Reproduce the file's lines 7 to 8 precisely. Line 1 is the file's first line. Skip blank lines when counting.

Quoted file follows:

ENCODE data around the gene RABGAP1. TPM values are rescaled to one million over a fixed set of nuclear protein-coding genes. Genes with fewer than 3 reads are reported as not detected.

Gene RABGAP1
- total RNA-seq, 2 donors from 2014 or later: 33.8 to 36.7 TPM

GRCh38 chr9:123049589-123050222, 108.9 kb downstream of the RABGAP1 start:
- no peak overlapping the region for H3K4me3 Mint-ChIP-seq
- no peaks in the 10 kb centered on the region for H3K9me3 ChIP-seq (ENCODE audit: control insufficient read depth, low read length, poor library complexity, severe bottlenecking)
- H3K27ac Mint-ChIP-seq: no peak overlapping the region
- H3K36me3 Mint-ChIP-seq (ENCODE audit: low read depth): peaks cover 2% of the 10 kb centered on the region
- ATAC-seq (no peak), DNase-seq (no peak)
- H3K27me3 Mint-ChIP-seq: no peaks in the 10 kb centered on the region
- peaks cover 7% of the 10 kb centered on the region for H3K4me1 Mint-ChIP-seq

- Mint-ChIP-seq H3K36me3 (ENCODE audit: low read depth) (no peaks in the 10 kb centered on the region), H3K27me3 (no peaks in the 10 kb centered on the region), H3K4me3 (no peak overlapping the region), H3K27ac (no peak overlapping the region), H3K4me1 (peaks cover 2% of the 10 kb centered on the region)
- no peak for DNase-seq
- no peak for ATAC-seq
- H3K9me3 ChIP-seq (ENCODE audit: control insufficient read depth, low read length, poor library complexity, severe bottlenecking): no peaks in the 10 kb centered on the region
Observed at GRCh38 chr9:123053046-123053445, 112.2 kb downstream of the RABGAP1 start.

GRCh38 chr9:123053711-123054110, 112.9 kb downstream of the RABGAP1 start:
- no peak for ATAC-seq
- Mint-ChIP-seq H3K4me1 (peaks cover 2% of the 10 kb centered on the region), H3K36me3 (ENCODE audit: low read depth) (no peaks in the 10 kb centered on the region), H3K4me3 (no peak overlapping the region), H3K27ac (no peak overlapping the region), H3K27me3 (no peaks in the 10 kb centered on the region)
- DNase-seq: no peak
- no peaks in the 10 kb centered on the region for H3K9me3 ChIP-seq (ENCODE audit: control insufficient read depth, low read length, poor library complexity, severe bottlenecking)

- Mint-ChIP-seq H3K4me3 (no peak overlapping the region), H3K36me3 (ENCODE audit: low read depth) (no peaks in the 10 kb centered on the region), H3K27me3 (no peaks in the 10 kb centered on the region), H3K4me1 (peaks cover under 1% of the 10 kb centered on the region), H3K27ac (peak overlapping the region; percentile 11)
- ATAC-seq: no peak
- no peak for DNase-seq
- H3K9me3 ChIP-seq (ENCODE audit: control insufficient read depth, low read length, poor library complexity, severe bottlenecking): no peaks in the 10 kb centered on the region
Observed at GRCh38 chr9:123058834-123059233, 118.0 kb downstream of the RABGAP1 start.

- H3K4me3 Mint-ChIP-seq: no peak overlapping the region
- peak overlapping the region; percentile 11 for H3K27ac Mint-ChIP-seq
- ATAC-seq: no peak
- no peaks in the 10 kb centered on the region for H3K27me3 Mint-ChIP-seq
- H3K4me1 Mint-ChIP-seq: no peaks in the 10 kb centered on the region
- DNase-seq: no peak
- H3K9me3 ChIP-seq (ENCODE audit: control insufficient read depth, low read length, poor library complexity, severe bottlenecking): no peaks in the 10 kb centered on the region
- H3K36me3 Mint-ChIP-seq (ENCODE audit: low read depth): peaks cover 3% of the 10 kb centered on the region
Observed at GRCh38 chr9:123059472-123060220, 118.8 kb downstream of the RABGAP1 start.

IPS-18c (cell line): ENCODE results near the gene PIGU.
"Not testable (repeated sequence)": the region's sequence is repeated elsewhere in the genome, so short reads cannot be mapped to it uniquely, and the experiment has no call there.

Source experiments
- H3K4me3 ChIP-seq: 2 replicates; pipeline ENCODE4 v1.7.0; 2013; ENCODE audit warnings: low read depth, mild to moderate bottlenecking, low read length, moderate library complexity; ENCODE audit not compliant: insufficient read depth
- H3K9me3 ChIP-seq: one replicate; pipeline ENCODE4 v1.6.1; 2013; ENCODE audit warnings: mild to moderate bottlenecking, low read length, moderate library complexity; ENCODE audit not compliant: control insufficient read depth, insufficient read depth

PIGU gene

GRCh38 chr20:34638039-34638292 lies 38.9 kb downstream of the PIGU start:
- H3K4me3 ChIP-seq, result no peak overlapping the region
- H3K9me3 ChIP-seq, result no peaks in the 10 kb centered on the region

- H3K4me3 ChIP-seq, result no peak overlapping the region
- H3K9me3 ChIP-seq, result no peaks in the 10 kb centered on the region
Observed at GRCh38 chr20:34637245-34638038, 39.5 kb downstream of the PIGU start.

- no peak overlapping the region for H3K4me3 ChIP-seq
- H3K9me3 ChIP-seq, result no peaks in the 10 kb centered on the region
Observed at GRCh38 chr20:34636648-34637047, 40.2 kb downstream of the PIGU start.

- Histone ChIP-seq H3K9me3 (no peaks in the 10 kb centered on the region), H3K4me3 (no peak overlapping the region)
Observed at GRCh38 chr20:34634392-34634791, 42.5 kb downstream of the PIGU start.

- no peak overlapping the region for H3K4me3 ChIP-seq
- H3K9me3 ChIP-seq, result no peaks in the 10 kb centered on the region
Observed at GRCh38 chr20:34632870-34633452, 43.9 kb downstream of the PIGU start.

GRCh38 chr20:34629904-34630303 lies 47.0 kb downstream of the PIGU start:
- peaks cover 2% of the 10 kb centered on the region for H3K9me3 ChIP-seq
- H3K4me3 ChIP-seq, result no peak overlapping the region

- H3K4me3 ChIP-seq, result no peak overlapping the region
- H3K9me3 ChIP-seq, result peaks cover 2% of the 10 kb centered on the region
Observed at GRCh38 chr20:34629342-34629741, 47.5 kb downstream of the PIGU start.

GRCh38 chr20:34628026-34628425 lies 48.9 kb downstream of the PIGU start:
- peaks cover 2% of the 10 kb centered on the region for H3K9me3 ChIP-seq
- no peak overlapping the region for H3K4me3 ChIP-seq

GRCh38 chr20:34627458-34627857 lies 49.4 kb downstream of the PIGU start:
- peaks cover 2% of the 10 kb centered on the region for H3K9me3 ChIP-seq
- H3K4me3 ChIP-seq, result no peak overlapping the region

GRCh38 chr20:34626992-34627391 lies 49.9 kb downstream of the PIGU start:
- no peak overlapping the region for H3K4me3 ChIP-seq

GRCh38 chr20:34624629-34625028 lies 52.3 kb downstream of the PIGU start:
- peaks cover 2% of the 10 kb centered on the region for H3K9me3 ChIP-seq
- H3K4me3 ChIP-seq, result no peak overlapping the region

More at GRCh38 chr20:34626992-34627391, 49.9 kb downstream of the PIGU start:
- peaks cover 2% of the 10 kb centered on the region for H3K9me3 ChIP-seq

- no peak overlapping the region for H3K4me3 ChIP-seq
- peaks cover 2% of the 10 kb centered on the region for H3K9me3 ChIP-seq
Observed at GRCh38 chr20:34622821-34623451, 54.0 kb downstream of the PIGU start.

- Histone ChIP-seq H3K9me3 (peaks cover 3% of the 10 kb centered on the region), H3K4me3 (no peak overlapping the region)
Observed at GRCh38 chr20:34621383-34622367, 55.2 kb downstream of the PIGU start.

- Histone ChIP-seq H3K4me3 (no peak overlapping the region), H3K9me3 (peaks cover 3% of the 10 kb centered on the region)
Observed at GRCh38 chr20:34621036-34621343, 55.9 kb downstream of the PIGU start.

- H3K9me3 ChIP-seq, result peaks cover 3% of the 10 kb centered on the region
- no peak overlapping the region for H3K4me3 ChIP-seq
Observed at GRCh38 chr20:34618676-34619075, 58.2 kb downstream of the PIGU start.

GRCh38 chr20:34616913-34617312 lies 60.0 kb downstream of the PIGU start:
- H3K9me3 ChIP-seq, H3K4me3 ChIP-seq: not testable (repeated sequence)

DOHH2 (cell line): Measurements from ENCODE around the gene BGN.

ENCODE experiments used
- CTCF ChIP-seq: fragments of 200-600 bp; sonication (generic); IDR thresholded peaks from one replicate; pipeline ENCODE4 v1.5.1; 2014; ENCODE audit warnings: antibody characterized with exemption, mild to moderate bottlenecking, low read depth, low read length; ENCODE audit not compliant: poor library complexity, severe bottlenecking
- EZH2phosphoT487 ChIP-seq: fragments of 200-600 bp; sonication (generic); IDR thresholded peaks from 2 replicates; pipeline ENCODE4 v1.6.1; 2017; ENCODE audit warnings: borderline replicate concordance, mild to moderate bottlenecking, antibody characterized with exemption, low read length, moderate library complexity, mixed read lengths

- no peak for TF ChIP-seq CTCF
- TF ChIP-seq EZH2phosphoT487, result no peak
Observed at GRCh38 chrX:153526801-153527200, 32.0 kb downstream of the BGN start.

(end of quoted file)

- H3K27ac Mint-ChIP-seq: no peak overlapping the region
- H3K36me3 Mint-ChIP-seq (ENCODE audit: low read depth): peaks cover 2% of the 10 kb centered on the region